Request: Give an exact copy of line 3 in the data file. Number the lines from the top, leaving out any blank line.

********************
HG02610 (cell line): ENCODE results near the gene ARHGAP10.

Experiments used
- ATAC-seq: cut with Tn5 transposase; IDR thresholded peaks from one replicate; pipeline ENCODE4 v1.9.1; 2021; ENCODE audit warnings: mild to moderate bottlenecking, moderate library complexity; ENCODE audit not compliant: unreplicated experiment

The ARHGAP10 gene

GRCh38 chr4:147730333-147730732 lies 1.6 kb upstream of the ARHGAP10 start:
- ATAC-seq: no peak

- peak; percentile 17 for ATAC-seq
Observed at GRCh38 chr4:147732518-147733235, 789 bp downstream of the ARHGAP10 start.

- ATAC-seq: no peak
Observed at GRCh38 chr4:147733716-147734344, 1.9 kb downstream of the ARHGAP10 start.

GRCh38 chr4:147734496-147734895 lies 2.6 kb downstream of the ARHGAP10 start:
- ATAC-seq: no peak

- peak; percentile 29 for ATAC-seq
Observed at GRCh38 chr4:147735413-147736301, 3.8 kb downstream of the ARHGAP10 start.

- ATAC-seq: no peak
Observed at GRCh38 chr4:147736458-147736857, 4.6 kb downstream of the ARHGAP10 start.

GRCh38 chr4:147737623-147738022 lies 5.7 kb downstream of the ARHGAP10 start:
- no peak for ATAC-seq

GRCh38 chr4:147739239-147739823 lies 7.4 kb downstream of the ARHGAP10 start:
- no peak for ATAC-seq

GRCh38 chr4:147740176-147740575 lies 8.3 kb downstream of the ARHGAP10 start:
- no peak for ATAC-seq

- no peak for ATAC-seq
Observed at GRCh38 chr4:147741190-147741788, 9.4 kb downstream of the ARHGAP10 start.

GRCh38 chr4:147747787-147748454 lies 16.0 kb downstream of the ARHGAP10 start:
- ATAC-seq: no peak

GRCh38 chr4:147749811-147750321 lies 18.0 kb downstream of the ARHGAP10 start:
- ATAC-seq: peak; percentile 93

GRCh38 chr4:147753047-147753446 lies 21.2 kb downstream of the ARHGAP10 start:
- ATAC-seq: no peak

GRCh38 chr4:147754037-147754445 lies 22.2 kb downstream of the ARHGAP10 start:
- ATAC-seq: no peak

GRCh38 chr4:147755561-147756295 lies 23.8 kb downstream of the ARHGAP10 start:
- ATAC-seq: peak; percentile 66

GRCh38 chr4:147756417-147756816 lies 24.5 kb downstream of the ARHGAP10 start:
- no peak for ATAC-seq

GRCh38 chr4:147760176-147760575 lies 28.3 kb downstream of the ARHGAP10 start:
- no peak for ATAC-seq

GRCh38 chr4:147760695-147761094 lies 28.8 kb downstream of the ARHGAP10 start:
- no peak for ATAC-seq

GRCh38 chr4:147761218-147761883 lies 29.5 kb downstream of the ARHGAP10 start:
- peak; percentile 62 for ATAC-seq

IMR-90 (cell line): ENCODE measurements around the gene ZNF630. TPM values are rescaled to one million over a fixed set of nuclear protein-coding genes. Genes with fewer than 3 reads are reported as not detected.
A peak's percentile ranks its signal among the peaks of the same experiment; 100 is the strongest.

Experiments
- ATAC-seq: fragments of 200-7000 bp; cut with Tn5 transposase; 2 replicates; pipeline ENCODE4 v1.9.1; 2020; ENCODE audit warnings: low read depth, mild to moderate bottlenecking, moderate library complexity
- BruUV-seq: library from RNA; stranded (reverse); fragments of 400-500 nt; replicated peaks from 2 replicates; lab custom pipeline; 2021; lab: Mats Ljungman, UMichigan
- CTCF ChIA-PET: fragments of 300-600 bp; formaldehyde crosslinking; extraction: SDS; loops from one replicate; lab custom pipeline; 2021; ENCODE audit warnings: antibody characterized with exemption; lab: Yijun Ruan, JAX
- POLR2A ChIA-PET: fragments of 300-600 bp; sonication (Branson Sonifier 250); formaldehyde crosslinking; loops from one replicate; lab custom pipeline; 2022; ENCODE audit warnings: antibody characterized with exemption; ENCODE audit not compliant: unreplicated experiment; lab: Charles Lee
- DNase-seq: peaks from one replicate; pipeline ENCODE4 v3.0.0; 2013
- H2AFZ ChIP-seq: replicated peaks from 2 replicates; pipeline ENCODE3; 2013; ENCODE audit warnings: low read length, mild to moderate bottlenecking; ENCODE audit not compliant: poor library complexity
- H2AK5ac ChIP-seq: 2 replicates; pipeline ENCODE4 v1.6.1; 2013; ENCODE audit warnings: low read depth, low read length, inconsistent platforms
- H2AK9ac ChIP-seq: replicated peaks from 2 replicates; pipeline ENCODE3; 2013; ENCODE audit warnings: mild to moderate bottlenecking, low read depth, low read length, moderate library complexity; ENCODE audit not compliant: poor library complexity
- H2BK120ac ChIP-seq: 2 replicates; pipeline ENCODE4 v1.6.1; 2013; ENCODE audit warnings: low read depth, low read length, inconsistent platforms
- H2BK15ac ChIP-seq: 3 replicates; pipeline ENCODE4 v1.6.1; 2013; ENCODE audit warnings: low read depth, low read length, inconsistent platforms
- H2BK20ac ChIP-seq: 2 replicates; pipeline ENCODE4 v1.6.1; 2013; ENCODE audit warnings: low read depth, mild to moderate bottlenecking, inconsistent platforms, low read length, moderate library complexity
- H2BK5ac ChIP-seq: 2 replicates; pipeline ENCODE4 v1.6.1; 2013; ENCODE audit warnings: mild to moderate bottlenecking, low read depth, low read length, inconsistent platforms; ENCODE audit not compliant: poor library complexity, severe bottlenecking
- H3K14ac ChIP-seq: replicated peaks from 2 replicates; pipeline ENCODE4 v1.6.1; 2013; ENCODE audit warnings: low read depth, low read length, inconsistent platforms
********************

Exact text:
- ATAC-seq: cut with Tn5 transposase; IDR thresholded peaks from one replicate; pipeline ENCODE4 v1.9.1; 2021; ENCODE audit warnings: mild to moderate bottlenecking, moderate library complexity; ENCODE audit not compliant: unreplicated experiment